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Summit Avenue park renovation date set

Summit Ave park

This announcement is from Wendy Nilsson, the city’s parks superintendent.

 

Hi Summit Park Friends,

Good news . . .construction for the site work [concrete walk, logs, sandbox, playground mulch, bridge, boulders, log tunnel (new) Little Library, tree, bench and painting] at Summit Avenue Park will begin on August 15th and is expected to be completed by August 21st. Once the new equipment and parts arrive  (ETA early to mid-September), those pieces will be installed. This plan will allow us to plant grass around the play house rather than a synthetic turf or mulch.

From 8/15-8/21, the park will be closed as there will be heavy machinery in and out. Please access the community garden from the garden’s service gate. I know we originally thought we could do this in phases and leave the park open, but that is no longer an option due to the tight schedule. Sorry for any inconvenience. We will provide a sign for the park for the temporary closure.

Please let me know if you have any questions or concerns.

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Neighborhood Survey

The Summit Neighborhood Association invites you to take an online survey, developed to help us understand and better serve the neighborhood. The survey is brief (5 minutes or less) and confidential. Your participation would be very much appreciated!

You can access the survey here:
Thank you!
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Summer Newsletter is Out!

The summer newsletter is available here!

 

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Hope Street farmers market in full swing

Shoppers and fun-seekers crowd the Saturday session on the first day of July. The market is also open on Wednesday evenings.

Shoppers and fun-seekers crowd the Saturday session on the first day of July. The market is also open on Wednesday evenings.

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Candidates for Ward Three City Council seat get chance to state their positions

SNA President Ethan Gyles welcomes the candidates, from left, Daniel Chaika, Nirva LaFortune, David Lallier and Mark Santow, to the second of two public discussions.

SNA President Ethan Gyles welcomes the candidates, from left, Daniel Chaika, Nirva LaFortune, David Lallier and Mark Santow, to the second of two public discussions.

This time, the candidates for the Ward Three City Council seat got to speak their minds.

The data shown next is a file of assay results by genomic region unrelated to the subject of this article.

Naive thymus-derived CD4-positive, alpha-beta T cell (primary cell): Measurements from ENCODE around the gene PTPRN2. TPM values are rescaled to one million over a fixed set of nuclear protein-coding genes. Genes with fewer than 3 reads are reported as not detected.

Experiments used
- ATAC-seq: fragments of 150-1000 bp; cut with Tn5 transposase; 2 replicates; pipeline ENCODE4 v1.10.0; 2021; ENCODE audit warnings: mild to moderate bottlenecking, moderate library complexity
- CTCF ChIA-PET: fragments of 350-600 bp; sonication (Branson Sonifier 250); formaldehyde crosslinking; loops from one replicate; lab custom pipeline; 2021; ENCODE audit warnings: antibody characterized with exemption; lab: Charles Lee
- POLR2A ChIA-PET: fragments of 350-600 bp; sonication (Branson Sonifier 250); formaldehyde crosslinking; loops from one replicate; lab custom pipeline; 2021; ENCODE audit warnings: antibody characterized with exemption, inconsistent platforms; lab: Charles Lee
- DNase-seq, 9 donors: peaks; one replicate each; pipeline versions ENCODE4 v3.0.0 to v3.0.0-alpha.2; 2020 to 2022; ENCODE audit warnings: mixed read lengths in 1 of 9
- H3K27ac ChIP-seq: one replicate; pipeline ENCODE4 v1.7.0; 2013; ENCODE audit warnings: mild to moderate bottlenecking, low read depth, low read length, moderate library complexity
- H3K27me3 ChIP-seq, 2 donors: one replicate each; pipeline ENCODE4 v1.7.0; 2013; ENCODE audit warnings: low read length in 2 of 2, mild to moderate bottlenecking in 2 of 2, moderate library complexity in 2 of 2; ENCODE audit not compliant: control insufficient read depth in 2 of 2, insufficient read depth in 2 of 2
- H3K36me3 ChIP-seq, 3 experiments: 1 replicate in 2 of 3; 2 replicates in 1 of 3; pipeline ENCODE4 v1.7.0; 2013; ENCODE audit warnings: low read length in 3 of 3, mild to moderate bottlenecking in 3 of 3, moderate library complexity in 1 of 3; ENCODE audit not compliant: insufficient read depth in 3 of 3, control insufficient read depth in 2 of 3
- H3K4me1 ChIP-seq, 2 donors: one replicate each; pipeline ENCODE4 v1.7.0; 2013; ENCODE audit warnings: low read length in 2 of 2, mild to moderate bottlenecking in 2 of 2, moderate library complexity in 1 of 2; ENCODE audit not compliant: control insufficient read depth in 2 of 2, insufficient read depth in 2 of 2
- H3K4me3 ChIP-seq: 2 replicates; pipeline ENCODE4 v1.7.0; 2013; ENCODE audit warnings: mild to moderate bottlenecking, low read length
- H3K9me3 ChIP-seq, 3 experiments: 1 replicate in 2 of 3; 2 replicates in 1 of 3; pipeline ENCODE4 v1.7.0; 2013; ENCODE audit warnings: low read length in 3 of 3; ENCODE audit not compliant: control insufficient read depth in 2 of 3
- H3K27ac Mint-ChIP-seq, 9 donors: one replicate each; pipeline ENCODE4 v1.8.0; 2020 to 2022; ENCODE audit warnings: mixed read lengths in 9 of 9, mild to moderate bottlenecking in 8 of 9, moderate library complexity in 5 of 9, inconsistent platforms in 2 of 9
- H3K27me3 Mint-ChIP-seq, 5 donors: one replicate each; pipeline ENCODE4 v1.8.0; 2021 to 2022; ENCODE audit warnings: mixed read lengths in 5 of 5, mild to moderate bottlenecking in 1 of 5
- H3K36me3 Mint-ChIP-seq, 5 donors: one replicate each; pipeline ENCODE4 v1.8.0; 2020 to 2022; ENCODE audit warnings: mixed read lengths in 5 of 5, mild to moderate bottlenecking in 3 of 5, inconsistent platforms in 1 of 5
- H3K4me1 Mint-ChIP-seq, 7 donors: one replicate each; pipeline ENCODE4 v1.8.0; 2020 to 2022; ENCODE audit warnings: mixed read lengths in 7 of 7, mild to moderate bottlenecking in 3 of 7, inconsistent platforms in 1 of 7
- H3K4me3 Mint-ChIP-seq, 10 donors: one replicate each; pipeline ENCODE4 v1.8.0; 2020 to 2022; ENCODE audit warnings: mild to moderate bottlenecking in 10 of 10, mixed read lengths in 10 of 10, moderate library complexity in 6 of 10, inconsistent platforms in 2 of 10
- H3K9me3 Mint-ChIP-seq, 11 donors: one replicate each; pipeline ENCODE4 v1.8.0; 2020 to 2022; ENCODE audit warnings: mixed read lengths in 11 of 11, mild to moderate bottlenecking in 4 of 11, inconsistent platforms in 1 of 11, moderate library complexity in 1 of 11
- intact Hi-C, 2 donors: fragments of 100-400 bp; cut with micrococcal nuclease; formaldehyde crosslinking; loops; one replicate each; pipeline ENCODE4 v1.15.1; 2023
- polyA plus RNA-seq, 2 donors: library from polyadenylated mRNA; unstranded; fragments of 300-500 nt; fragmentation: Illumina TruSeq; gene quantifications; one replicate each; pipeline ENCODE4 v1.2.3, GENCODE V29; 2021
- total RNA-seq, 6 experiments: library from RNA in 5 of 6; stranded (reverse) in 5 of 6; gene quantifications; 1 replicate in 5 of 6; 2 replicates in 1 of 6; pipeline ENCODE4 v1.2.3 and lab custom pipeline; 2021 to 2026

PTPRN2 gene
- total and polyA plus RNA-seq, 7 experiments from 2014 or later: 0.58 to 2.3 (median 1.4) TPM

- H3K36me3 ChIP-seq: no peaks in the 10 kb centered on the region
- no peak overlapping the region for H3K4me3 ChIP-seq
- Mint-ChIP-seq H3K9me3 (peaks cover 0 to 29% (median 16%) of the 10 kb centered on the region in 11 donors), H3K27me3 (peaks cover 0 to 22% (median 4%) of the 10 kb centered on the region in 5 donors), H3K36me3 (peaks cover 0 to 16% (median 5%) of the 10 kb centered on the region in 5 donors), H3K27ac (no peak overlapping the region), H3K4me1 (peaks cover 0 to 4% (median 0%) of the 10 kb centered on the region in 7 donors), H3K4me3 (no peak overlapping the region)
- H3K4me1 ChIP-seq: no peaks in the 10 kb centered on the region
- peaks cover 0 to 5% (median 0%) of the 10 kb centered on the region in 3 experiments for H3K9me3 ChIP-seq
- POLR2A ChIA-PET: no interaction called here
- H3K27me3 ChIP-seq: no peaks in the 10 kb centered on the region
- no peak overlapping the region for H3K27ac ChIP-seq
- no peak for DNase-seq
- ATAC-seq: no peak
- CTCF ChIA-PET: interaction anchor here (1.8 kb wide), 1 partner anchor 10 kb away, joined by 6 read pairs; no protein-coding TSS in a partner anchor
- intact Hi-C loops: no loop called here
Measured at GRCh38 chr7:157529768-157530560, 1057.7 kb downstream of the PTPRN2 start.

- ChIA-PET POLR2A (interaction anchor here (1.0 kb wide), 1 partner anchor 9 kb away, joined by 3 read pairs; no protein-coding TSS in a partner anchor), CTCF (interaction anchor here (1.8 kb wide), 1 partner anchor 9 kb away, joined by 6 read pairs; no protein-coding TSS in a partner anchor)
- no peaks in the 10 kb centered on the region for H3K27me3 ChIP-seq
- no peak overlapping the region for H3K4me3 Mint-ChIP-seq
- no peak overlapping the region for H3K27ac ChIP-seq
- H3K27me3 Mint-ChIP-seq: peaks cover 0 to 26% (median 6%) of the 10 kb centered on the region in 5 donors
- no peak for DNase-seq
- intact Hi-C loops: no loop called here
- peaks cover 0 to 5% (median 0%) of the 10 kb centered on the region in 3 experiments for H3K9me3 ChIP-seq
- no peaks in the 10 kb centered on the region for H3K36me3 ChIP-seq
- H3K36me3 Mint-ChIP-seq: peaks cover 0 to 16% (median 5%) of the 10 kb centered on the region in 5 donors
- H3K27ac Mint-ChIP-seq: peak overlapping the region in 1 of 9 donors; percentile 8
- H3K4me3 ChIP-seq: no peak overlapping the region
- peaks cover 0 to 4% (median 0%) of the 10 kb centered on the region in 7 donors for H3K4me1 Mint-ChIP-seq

The last time four of the five declared office seekers got together – on June 15 at Martin Luther King Jr. Elementary School – they just sat and listened to the concerns of their constituents. However, on Tuesday evening at the same venue, they got to respond.

The event was the second in a two-part series sponsored by the Summit, Mount Hope and Observatory Neighborhood Associations that featured an “undebate” and then a traditional exchange.

After welcomes by MHNA official Ray Watson and SNA President Ethan Gyles, Channel 12 newsman Ted Nesi moderated and started by asking the candidates – Democrats Daniel Chaika, Nirva LaFortune and Mark Santow plus Republican David Lallier Jr. – what each thought was the main issue facing the ward.

Chaika cited “the tax burden we all bear living in this city” and said everything else flows from that. LaFortune said it was “the division in our community” saying “that’s why I’m running – to bridge that division.” Lallier said it was “education itself, because students are falling behind” and that leads to crime in adult life. Santow said “the issue facing the city and the whole country is unequal access to opportunity” and vowed to shift priorities to “locally rooted solutions.”

Nesi opened the floor to the about 200 people present and questions dealt with government ethics, transfer of wealth, gentrification, city pension debts, and crime.

For a full video of the forum, go to:

Ward 3 candidate forum provides insight into candidate priorities

For written responses by the candidates to issues raised at the previous forum go to:http://www.sna.providence.ri.us/daniel-chaika-d-un-debate-qa/

http://www.sna.providence.ri.us/nirva-rebecca-lafortune-d-un-debate-qa/

http://www.sna.providence.ri.us/david-lallier-jr-r-un-debate-qa/

http://www.sna.providence.ri.us/mark-santow-d-un-debate-qa/

In their closing statements this time, Chaika urged “all my supporters to give money to Mount Hope services” and food for children; LaFortune said “we must engage in community” and tap into resources available “to make government work for you and me;” Santow said it was “an honor” to walk the community” and be a part “of bridging gaps and sharing stories. This is what democracy looks like;” and Lallier said he is “proud of what I am and stepping up” because “the city has lost its honor and I want to bring it back.”